We all need to be vigilant and protect each other by wearing masks and learning about infection control in public and in our homes. The U.S. Centers for Disease Control and the Virginia Department of Health are good resources.

We do not yet know the overall fatality rate of this virus, but if it is you or one of your loved ones the effect is the same as if it is 100%.

While we have seen many attempts at innovative ideas to stop the spread, sometimes innovation not informed by medical professionals can have unintended consequences. A perfect example is supporting our local restaurants. Even with drive-by meal pick-up, we still have risk of transmitting this virus.

Medical personnel in some places are conducting drive-by testing in full hazmat suits; why aren’t our take-out personnel required to wear face masks, face shields, and goggles? Let’s prevent drive-by infections!

Even innovative ideas from hospitals can have unintended consequences.

Unfortunately, long-term-care facilities are being challenged by ill-informed decisions that gloss over the health risks of patients and their caregivers. With the daily increase of COVID-19 cases, hospitals have the potential of rapidly running out of beds to house the ill. The hospital’s response to this problem may be to discharge patients believed to be free from COVID-19, and send them to rehab and long-term-care facilities for continued care.

While this seems like a logical response to aid struggling hospitals, this decision puts our long-term-care residents, staff and care providers at significant risk for contracting this virus.

Based on testing data, approximately 30% of the negative PCR COVID-19 viral tests have shown positive on follow-up testing. If these statistics are accurate for discharged hospital patients, then it is not a matter of if, but when an infected individual is admitted into a long-term-care facility. Just like the wildfires through California hotspots, a coronavirus-infected patient can cause devastation, as the virus rolls through the facility.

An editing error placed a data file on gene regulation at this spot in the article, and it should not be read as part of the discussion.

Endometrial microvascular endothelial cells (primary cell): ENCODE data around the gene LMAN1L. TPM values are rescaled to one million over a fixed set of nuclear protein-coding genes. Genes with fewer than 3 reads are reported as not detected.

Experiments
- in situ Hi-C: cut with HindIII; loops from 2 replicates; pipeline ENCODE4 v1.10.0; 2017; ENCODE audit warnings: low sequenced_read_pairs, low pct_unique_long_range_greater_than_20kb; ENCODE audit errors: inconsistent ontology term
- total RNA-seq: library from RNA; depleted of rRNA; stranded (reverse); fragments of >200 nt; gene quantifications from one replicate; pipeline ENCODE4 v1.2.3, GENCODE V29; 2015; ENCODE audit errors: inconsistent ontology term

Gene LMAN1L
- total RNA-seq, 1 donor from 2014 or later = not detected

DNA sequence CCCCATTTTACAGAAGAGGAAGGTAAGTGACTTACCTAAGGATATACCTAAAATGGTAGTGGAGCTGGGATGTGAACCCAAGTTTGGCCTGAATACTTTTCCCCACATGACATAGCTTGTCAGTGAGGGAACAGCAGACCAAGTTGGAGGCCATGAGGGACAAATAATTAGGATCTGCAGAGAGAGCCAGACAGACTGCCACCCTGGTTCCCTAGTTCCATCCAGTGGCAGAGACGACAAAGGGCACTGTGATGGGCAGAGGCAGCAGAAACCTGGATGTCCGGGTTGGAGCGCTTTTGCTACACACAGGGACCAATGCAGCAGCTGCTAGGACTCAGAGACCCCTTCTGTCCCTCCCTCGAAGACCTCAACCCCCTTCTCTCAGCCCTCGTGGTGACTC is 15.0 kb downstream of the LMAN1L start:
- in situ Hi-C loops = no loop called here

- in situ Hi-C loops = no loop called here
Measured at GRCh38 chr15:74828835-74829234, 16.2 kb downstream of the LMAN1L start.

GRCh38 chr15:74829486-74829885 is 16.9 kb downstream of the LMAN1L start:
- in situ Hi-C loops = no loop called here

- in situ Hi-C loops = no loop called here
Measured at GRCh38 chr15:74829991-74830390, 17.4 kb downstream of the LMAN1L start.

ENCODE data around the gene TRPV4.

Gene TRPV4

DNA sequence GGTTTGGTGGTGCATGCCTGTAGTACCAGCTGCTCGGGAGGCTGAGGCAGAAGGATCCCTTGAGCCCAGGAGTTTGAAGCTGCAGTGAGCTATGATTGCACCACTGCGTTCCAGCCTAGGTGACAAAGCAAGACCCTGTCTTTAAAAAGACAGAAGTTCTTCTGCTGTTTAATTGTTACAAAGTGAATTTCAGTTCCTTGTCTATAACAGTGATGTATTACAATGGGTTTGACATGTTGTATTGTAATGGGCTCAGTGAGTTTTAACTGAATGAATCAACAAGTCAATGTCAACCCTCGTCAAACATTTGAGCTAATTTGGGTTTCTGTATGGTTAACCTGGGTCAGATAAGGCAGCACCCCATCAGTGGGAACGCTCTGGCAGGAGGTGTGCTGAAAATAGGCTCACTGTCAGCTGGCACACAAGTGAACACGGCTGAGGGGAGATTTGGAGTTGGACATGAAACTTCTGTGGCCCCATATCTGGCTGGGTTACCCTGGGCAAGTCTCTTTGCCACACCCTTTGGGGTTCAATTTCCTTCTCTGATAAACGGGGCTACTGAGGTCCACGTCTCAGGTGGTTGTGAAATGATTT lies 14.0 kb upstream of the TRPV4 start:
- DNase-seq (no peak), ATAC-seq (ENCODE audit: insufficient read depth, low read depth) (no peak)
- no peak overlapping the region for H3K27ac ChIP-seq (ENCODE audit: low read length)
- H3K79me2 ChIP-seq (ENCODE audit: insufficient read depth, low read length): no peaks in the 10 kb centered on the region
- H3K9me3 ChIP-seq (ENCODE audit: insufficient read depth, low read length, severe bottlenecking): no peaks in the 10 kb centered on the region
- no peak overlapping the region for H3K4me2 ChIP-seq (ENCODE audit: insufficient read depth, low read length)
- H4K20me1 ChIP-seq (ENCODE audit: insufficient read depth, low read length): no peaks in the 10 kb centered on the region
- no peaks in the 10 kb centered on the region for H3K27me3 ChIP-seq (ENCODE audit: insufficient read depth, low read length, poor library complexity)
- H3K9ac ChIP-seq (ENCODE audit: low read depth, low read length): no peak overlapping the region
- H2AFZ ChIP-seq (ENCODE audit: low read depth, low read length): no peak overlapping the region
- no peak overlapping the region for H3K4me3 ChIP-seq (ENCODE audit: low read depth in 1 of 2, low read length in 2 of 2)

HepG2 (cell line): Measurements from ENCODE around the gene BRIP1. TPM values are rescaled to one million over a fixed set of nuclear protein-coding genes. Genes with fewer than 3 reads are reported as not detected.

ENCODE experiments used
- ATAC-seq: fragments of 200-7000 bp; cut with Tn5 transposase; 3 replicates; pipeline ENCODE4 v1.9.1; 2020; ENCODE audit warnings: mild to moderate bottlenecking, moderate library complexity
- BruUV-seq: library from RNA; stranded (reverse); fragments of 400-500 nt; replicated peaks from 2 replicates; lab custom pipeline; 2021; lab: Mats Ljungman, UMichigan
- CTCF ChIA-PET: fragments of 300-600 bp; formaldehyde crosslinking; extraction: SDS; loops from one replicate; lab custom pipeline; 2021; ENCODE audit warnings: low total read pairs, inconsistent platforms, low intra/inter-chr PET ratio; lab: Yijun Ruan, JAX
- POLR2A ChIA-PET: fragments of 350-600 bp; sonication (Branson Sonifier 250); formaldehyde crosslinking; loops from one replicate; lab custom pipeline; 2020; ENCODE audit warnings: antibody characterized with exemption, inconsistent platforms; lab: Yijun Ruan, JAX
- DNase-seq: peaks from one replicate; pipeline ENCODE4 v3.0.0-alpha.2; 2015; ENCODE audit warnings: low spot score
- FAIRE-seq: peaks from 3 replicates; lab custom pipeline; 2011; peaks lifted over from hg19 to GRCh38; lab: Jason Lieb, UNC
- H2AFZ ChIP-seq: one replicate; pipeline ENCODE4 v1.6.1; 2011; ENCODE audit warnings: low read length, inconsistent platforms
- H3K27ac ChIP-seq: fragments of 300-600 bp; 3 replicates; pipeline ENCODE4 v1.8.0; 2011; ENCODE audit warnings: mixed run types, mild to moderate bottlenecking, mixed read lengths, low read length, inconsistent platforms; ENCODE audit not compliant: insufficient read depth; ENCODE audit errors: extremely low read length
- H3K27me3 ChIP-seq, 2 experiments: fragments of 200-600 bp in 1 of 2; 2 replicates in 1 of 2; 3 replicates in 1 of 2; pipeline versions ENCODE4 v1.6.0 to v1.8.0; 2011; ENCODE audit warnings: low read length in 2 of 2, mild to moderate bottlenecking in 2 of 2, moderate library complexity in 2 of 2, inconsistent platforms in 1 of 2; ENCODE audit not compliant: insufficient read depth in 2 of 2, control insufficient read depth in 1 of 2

The people who might suffer are our parents, grandparents, brothers and sisters, as well as veterans and first responders who have dedicated their lives to protecting others. Now they need our protection. Better to quarantine patients who are presumed to be free of COVID-19 for a minimum of two weeks, in a separate facility, than to release them directly into the public or admit them to long-term-care facilities.

This could be done several ways. Empty hotels could be contracted to house quarantined patients. We could set up medical units staffed by displaced medical personnel from medical offices that have closed or from hospitals that have furloughed personnel or reduced their hours. Local hospitals could support the effort from their reserve funds; so could cities and counties from their emergency funds.

If the hospitals still insist on sending patients to long-term-care facilities, then at least place isolation trailers in the facilities’ parking lots in which to keep the patients separated. Long-term-care facilities are not set up to be isolation units, nor are they designed to handle infections that can become aerosolized with nebulizer treatments, as does COVID-19.

As our politicians begin to re-open the economy, everyone needs to consider himself as a vector for the disease and to wear a mask whenever out in public — not to keep from getting the disease, but to lessen the chances of spreading it if you are an asymptomatic carrier.

I am pleading with you, my fellow medical providers, to speak up. I am pleading for our community members to call your General Assembly members as well as your city or county management team and encourage them to seriously consider some of these suggestions to protect our elderly.

With your help, we can make a difference and save more lives.

James J. Hatcher, MD, CMD is a 1976 graduate of the University of Virginia Medical School and currently a pulmonologist and critical care specialist in Virginia Beach. Christina Holloway, FNP-BC contributed to this commentary.